tie sb up phrasal verb, verb (NOT AVAILABLE) translate to Traditional Chinese
Cambridge Dictionaries online Cambridge Dictionaries online

The most popular online dictionary and thesaurus for learners of English

Translation of "tie sb up" - English-Traditional Chinese dictionary

tie sb up

(NOT AVAILABLE)
無法脫身
phrasal verb with tie /taɪ/ verb ( present tense tying, past tense and past participle tied)
When someone is tied up, they are busy or are prevented from doing something, such as speaking to someone or going somewhere, because they are involved in another event or activity
把(某人)纏住,使(某人)無法脫身
I'm afraid we can't meet till Wednesday - I'm tied up on Monday and Tuesday.
恐怕我們要到週三才能碰頭——我週一和週二都脫不開身。
Mrs Moran is tied up in a meeting at the moment, but I'll ask her to call you later.
莫蘭夫人現在正開會脫不開身,我會告訴她稍後給你打電話。
Busy and activeHurrying and doing things quicklyUnavailable and inaccessiblePresent
Translations of “tie sb up”
in Chinese (Simplified) 无法脱身, 把(某人)缠住,使(某人)无法脱身…
(Definition of tie sb up phrasal verb, verb (NOT AVAILABLE) from the Cambridge English-Chinese (Traditional) Dictionary © Cambridge University Press)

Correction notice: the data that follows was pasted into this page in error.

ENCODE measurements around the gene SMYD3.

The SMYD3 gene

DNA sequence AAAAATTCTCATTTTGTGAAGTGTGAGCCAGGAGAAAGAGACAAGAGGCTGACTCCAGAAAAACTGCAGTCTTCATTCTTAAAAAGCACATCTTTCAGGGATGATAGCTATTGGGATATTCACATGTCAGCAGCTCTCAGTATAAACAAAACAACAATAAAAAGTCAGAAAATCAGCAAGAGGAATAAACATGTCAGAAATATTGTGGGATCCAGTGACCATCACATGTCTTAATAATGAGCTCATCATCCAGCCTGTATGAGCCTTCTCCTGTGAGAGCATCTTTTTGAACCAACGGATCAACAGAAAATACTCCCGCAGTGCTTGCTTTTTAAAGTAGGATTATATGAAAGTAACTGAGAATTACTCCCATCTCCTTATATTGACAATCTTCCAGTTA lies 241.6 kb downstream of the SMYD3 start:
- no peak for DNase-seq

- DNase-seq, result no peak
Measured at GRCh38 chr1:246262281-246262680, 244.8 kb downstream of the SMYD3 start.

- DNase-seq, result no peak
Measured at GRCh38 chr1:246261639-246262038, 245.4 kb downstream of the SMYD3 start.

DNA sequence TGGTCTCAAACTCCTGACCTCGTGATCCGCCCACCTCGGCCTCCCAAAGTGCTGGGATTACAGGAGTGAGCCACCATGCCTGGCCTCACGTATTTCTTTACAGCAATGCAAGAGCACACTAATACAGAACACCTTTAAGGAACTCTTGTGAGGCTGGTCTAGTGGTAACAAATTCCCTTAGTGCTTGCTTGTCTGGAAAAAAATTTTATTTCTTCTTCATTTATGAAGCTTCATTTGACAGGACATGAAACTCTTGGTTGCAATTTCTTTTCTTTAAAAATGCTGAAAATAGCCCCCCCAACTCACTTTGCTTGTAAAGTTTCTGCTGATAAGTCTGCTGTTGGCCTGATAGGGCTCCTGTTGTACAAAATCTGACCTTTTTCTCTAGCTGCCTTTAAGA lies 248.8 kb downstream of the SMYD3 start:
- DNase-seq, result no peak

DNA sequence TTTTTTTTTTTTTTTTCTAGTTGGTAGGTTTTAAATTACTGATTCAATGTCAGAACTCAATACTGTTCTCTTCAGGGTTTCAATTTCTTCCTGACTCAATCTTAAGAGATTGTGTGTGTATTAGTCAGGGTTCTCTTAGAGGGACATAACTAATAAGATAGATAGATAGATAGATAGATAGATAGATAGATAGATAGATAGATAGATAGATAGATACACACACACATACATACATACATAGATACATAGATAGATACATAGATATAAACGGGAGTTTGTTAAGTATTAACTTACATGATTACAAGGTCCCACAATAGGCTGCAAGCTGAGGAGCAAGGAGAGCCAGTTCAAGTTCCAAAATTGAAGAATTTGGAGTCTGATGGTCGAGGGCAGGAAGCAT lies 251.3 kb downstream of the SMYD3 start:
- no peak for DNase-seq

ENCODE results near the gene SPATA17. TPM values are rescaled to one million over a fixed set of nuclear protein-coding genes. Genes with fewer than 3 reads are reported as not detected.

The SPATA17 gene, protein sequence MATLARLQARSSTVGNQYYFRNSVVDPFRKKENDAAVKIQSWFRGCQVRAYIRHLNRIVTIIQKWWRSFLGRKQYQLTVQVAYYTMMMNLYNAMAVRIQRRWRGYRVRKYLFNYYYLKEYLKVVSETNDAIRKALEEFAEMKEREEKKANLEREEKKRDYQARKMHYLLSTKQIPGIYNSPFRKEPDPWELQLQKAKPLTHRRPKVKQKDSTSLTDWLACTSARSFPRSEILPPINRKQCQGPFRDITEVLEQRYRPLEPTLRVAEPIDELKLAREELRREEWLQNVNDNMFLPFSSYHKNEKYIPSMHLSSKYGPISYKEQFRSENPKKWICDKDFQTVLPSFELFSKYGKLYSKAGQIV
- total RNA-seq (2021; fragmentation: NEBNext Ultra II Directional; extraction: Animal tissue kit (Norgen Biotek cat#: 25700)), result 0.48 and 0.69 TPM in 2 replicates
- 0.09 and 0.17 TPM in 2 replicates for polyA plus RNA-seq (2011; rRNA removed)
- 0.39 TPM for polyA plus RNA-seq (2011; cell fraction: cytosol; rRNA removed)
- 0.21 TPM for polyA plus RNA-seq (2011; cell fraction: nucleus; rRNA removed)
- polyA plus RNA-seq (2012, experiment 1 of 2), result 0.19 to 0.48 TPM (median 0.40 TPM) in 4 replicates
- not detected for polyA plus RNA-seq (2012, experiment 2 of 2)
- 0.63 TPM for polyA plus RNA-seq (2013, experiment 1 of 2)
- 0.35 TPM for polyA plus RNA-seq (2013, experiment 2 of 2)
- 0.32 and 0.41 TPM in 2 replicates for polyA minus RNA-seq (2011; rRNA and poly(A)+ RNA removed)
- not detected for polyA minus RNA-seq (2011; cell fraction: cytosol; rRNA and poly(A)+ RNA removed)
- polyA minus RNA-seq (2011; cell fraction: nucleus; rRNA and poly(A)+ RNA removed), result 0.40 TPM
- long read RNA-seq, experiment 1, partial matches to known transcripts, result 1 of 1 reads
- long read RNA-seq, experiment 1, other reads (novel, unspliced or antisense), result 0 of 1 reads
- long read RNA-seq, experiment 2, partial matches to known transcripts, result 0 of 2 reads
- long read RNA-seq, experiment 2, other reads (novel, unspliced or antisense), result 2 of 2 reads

Add Cambridge dictionaries to your browser to your website
Word of the Day
faith school

a school that is financially supported by a particular religious group, usually for children from that religion

Word of the Day

Introducing a new author and a new weekly blog post!
Introducing a new author and a new weekly blog post!
by Cambridge Dictionaries Online,
August 27, 2015
The English language is constantly changing. You know that. But did you know that at Cambridge Dictionaries Online we keep track of the changes? We continually add new words and new meanings to our online dictionary for learners of English. Some of them are new to English entirely (neologisms), and some

Read More 

hyperpalatable adjective
hyperpalatable adjective
August 24, 2015
describes food with heightened levels of sugar and salt, intended to be extremely appealing In Brazil, where the prevalence of overweight and obese adults has doubled since 1980, crisps, biscuits, energy bars and sugary drinks formulated to be ‘hyper-palatable’ are much more widely eaten than previously.

Read More